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Classical - Released March 6, 2020 | harmonia mundi

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After recording Rachmaninov's 24 Preludes and a recital dedicated to Claude Debussy for his new publisher harmonia mundi, pianist Nikolai Lugansky extends his repertoire even further with a monographic album dedicated solely to César Franck. The list of piano works by this organ-playing composer was not very extensive, so Lugansky chose to perform the Prelude, Fugue and Variation Op. 18, and theChorale No. 2 , on the piano, both in the same key. Written specifically for the piano, the two triptychs Prélude, Choral et Fugue and Prélude, Aria et Final are inspired by both Bach and Liszt and had an obvious influence on later French music, particularly with Albéric Magnard (Symphony No. 3) and all the way up to Francis Poulenc (Concerto for organ ). Nikolai Lugansky constructs these pieces like a builder, with unfailing solidity. He brings out the architecture and the projections with power and fullness, while looking for what he calls "a French sound, a beauty of sonority and refined sound without lourdeur". © François Hudry/Qobuz
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Classical - Released February 28, 2020 | Warner Classics

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Any group performing Beethoven's piano trios must contend with the example of the famous readings by the Beaux Arts Trio, made in the middle 1960s and still in the catalog. Brothers Renaud and Gautier Capuçon, violinist and cellist respectively, with pianist Frank Braley deal with this anxiety of influence by rejecting the Beaux Arts model completely and offering listeners something new: elegant, even breezy Beethoven trios. Their tempos are quick and their balances subtle, nicely revealing many small details. Braley deserves special credit here, holding Beethoven's very active piano parts in check so that the violin and cello are never obscured, but still bringing a graceful quality to them. Some may feel that the first movement of the Piano Trio in B flat major, Op. 97 ("Archduke"), is at the very least atypical Beethoven, with the warm cello melody presented more as a cradle for future developments than as an outpouring of emotion. The slow movement of the Piano Trio in D major, Op. 70, No. 1 ("Ghost"), which gave the trio its name (for Czerny, not for Beethoven), is unusually delicately done here, and Erato's studio sound is another strong point. Recommended especially for those enamored of fresh Beethoven interpretations. © TiVo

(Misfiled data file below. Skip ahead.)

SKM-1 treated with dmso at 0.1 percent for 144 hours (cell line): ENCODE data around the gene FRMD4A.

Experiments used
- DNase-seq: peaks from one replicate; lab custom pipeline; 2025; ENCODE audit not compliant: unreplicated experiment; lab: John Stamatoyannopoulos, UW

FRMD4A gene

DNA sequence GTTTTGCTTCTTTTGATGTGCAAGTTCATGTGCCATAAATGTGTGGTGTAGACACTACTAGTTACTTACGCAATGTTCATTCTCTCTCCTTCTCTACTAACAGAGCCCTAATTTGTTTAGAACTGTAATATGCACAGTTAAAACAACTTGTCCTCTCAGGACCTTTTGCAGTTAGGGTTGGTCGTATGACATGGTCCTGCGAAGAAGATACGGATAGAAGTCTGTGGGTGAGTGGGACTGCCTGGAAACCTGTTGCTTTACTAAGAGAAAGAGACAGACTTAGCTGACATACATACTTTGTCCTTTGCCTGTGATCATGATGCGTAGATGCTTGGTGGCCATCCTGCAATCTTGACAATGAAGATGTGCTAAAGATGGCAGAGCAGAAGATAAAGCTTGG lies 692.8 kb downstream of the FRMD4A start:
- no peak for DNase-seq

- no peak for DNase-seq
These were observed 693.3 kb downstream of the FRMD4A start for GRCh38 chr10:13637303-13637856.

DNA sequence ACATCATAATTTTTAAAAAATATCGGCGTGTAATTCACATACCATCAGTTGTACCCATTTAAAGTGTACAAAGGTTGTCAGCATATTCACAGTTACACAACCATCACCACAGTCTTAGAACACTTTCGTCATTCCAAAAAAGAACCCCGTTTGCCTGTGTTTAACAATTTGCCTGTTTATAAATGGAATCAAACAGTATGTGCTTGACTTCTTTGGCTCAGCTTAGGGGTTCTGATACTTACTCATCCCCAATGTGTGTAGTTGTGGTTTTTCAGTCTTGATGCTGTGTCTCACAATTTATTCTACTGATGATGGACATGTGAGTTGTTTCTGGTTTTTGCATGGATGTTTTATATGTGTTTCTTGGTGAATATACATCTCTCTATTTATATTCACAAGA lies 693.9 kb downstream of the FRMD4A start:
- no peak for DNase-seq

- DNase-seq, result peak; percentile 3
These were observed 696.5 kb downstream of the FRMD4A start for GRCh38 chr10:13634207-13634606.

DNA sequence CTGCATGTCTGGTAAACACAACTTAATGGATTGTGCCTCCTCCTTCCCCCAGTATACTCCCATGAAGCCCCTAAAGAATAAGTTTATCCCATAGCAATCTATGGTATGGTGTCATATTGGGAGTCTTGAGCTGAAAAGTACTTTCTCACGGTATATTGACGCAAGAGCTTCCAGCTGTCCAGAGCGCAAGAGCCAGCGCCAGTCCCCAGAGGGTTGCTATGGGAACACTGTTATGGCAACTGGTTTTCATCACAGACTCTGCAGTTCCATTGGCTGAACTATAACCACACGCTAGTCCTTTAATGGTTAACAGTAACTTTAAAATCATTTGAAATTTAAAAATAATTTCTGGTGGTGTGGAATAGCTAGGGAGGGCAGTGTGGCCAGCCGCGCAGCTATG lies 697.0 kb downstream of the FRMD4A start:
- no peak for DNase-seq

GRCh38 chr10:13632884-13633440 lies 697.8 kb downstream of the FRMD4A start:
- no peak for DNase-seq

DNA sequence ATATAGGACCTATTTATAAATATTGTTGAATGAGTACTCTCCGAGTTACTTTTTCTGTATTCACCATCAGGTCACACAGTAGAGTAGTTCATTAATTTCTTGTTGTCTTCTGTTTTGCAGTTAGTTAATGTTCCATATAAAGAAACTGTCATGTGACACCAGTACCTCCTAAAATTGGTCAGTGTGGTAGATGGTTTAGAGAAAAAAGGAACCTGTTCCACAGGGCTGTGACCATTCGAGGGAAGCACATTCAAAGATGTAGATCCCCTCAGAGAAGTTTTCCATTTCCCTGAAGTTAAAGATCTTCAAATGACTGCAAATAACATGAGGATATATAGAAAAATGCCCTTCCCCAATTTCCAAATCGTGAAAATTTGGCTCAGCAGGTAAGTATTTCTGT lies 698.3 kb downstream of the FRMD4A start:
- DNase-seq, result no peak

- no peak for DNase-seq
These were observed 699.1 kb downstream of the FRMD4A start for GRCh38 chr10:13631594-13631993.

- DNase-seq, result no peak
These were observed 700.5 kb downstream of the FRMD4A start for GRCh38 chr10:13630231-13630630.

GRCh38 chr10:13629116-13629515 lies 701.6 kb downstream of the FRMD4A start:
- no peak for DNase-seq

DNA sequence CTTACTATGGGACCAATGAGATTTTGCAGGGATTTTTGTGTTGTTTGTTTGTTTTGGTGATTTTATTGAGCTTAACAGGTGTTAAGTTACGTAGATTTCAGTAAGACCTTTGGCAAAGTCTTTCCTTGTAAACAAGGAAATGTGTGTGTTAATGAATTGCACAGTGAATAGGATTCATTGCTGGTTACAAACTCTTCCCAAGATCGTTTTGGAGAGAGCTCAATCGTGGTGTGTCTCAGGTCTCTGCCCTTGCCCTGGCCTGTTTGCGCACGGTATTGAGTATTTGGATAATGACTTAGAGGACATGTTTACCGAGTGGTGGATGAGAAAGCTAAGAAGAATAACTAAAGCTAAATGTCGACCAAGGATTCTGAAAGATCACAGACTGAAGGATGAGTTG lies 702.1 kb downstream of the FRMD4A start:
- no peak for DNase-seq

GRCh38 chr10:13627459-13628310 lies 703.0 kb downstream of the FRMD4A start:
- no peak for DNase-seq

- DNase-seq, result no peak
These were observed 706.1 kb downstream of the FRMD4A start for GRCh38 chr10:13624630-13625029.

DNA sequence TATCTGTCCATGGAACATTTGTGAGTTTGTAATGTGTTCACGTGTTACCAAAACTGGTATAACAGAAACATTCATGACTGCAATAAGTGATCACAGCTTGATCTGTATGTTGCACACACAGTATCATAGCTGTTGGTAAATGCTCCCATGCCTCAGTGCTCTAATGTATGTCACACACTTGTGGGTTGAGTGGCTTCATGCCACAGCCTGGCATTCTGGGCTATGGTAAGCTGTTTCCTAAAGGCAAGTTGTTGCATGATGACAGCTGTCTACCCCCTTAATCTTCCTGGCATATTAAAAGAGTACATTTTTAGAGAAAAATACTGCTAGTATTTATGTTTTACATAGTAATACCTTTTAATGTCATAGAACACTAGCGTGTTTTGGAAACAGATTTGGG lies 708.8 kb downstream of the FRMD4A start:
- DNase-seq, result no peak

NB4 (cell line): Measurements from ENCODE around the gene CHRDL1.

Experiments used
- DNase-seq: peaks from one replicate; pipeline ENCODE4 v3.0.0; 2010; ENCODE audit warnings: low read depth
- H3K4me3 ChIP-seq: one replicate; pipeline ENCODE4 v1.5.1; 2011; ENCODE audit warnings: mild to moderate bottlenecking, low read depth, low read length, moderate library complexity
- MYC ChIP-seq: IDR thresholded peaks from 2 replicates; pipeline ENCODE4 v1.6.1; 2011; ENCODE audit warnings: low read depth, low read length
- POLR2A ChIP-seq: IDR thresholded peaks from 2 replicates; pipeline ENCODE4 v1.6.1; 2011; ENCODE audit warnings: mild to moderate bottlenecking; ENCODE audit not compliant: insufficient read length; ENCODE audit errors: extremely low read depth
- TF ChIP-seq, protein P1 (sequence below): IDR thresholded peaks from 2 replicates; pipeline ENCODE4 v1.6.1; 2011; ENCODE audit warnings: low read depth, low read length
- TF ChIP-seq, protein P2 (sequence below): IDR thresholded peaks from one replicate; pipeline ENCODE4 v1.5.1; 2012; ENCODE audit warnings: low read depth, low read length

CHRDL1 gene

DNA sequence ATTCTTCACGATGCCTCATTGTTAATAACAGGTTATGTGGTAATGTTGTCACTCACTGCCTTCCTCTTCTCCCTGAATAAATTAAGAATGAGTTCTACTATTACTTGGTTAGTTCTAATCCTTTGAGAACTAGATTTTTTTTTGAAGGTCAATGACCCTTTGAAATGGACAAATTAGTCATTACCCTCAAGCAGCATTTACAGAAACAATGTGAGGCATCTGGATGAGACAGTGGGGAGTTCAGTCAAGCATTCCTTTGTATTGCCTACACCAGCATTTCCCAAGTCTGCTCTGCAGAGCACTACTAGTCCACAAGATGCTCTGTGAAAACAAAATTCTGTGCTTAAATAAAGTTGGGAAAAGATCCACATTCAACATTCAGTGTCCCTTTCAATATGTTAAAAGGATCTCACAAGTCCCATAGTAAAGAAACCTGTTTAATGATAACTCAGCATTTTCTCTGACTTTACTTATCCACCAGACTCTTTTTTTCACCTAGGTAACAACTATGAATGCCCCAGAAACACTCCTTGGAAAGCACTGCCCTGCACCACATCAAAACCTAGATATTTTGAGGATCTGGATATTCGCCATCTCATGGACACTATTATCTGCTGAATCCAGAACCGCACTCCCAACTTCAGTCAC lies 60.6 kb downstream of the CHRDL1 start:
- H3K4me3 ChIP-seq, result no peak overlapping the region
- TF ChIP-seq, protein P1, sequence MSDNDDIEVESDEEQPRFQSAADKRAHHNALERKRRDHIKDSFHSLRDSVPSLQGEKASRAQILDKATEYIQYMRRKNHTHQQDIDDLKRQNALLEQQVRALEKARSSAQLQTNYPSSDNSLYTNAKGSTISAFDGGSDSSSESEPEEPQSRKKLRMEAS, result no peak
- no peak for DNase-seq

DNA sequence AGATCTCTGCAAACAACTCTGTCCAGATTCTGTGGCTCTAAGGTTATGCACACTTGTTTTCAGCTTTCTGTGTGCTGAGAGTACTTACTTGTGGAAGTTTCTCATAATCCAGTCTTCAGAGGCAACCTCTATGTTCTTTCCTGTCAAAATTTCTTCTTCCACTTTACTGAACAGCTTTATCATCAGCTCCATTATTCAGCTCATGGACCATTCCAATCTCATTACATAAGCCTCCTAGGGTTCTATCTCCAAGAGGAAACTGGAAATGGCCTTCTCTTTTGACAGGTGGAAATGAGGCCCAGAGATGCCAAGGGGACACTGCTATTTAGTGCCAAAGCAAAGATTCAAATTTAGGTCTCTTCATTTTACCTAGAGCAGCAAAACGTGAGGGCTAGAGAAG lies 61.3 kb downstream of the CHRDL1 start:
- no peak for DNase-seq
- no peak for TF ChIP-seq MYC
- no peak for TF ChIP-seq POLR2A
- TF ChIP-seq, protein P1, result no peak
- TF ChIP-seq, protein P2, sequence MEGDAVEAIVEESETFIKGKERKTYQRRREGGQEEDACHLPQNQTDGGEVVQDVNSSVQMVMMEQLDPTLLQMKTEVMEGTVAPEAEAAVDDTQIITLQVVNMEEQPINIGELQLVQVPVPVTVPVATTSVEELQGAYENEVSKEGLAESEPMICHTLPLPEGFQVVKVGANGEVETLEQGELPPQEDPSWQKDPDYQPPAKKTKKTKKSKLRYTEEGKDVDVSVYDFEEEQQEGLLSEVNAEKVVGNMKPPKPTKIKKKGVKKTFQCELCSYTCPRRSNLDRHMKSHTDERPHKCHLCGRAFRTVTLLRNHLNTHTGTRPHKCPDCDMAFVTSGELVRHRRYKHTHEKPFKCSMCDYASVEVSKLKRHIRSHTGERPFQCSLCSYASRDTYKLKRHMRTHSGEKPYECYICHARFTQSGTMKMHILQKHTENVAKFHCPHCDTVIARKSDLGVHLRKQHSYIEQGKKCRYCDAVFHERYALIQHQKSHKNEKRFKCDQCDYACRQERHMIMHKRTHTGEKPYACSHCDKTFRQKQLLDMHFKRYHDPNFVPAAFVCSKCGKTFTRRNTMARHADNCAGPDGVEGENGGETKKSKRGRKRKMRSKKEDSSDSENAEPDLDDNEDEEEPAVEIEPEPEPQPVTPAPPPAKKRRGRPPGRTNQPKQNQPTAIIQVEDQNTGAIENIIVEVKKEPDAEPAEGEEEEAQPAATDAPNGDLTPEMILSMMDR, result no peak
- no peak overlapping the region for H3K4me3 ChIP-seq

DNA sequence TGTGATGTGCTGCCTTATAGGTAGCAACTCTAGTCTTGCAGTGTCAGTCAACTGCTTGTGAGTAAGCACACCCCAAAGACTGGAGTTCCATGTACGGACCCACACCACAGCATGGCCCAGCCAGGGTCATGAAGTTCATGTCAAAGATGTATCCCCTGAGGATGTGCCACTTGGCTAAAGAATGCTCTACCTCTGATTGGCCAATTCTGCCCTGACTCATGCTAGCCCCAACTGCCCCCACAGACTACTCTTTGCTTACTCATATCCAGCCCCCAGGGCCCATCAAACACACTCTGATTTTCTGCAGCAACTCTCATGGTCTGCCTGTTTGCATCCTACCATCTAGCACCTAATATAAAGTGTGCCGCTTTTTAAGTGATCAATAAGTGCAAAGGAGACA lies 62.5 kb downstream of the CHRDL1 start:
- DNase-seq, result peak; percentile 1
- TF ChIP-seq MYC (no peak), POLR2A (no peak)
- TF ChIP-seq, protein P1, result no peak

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Classical - Released February 28, 2020 | harmonia mundi

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Almost forty years separate Verklärte Nacht from the Violin Concerto – the former still influenced by the idiom of Brahms and Wagner, the latter deriving from the richness of that later period when Schoenberg managed to combine a multiplicity of approaches within his twelve-note system. Between post-Romantic twilight and ‘classical’ rigour, Isabelle Faust and her most faithful partners offer us an extraordinarily lively interpretation of some of the most remarkable pages in twentieth-century musical literature. © harmonia mundi
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Classical - Released January 17, 2020 | Mirare

Hi-Res Booklet Distinctions Diapason d'or / Arte - Le Choix de France Musique - 5 étoiles de Classica
A soloist and revelation at the French classical music award ceremony “Victoires de la musique classique 2018”, Sélim Mazari was one of the last pupils to study under Brigitte Engerer, before attending the Conservatoire National Supérieur de Musique de Paris with Claire Désert and then moving to London to start a second Master’s degree at the Royal College. For his first solo recording, the young French pianist has opted for an album which is entirely devoted to Beethoven, recording several cycles of variations, with or without opus numbers, including the difficult “Eroica” Variations, on a theme from the ballet The Creatures of Prometheus, which he takes up again in the form of a contra-dance and, of course, as the main theme of the Finale from the composer’s forthcoming Third Symphony. Beethoven’s works without opus numbers (WoO) are more numerous than those numbered by himself or his publishers. During his youth as a virtuoso-composer, he did not approach his works with the historical perspective he would gain later in life, perhaps aware of his growing reputation and genius. The Twelve Variations on a Theme by Paul Wranitzky from 1796 already heralded the maturity and complexity that Beethoven gave to the many variations that would punctuate his entire oeuvre. Though not exactly loved by the composer, the 32 Variations in C minor are nevertheless profoundly original and allowed the young Beethoven to impress his audiences in the salons.